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Heckscher-Ohlin Theory and Individual Attitudes Towards Globalization

  • O'Rourke, Kevin Hjortshøj

The aim of the Paper is to see whether individuals’ attitudes towards globalization are consistent with the predictions of Heckscher-Ohlin theory. The theory predicts that the impact of being skilled or unskilled on attitudes towards trade and immigration should depend on a country’s skill endowments, with the skilled being less anti-trade and anti-immigration in more skill-abundant countries (here taken to be richer countries) than in more unskilled-labour-abundant countries (here taken to be poorer countries). These predictions are confirmed, using survey data for 24 countries. The high-skilled are pro-globalization in rich countries; while in some of the very poorest countries in the sample being high-skilled has a negative (if statistically insignificant) impact on pro-globalization sentiment. More generally, an interaction term between skills and GDP per capita has a negative impact in regressions, explaining anti-globalization sentiment. Furthermore, individuals view protectionism and anti-immigrant policies as complements rather than as substitutes, as they would do in a simple Heckscher-Ohlin world.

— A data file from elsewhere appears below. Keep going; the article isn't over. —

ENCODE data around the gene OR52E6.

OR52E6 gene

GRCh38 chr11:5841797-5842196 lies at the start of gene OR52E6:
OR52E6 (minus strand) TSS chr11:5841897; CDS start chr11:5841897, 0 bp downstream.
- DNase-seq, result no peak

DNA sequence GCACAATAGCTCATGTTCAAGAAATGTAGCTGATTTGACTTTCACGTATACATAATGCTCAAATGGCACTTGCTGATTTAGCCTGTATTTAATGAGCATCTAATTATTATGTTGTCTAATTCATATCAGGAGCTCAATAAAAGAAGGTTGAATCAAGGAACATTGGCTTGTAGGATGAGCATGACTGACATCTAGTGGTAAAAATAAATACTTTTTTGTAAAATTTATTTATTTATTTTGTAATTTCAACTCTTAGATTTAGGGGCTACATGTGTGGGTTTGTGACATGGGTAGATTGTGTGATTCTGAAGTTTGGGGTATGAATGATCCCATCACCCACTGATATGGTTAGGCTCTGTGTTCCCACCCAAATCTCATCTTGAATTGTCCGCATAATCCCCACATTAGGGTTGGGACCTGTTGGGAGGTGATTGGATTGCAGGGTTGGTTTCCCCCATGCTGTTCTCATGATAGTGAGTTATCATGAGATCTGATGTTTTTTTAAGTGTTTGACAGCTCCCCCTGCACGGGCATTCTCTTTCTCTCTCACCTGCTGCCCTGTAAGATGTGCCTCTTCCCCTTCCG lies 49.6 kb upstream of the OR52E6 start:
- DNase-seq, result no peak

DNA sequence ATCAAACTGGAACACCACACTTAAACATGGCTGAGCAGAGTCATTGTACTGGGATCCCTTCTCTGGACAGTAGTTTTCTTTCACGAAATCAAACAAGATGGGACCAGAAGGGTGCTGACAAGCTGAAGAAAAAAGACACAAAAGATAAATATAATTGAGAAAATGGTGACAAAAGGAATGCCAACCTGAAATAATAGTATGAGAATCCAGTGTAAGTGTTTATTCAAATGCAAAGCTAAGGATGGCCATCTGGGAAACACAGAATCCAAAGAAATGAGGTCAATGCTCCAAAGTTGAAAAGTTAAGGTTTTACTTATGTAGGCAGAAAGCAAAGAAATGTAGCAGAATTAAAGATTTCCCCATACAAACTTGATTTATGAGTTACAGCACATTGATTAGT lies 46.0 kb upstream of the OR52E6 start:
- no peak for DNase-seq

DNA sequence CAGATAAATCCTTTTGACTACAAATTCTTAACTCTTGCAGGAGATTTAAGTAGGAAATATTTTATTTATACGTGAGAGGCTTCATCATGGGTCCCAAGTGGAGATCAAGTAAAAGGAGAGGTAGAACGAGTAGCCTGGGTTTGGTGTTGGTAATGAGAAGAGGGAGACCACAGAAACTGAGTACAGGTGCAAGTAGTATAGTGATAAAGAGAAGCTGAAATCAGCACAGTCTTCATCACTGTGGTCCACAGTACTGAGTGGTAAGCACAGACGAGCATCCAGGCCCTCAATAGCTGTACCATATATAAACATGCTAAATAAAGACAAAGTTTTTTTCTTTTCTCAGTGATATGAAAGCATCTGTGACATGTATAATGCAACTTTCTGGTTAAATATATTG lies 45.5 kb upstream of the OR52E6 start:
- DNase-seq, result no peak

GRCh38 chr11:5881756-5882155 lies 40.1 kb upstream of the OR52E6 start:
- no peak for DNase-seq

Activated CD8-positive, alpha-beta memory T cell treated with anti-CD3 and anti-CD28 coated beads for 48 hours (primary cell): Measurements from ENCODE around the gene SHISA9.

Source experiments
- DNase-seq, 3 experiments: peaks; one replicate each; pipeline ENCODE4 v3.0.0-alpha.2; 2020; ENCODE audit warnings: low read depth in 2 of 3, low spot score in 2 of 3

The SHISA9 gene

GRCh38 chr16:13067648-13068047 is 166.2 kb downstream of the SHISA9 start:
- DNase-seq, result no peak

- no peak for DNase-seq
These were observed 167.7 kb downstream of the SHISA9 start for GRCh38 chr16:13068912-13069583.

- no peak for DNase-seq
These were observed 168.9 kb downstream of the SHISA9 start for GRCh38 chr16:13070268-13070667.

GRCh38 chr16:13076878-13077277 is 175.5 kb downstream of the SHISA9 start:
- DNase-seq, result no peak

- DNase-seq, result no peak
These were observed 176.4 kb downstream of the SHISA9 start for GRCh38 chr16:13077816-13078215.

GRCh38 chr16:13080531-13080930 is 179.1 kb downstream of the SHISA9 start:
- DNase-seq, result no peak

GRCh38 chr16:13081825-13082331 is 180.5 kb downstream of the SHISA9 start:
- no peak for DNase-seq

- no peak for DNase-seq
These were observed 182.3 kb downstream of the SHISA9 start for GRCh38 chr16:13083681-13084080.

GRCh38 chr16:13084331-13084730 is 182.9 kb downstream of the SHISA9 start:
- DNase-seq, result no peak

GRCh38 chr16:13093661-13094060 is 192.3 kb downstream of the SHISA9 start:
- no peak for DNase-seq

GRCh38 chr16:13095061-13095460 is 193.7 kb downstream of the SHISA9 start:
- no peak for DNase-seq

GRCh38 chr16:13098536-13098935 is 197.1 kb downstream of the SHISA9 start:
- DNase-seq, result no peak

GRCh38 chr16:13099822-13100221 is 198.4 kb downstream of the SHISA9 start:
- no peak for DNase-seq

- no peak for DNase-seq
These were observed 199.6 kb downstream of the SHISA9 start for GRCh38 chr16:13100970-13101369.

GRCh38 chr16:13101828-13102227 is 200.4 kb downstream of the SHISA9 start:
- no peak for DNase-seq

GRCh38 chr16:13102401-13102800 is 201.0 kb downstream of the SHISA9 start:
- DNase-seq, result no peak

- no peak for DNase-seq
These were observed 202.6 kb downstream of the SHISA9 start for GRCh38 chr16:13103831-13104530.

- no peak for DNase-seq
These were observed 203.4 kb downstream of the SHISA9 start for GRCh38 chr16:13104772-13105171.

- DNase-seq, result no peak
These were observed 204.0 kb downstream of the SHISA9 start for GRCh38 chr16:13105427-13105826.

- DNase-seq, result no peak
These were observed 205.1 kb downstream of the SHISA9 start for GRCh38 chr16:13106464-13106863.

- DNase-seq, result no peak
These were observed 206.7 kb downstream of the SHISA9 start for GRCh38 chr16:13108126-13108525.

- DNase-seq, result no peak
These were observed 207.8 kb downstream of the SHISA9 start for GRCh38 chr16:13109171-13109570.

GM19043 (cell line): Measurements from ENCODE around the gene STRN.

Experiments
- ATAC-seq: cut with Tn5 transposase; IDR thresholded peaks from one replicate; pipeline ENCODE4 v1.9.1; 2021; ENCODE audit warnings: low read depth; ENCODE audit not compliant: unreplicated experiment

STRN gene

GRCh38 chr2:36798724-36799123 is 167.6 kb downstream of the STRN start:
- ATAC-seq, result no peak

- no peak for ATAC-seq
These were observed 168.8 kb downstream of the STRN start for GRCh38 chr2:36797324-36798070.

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Paper provided by C.E.P.R. Discussion Papers in its series CEPR Discussion Papers with number 4018.

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Date of creation: Aug 2003
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Handle: RePEc:cpr:ceprdp:4018
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  1. Harry P. Bowen & Edward E. Leamer & Leo Sveikauskas, 1986. "Multicountry, Multifactor Tests of the Factor Abundance Theory," NBER Working Papers 1918, National Bureau of Economic Research, Inc.
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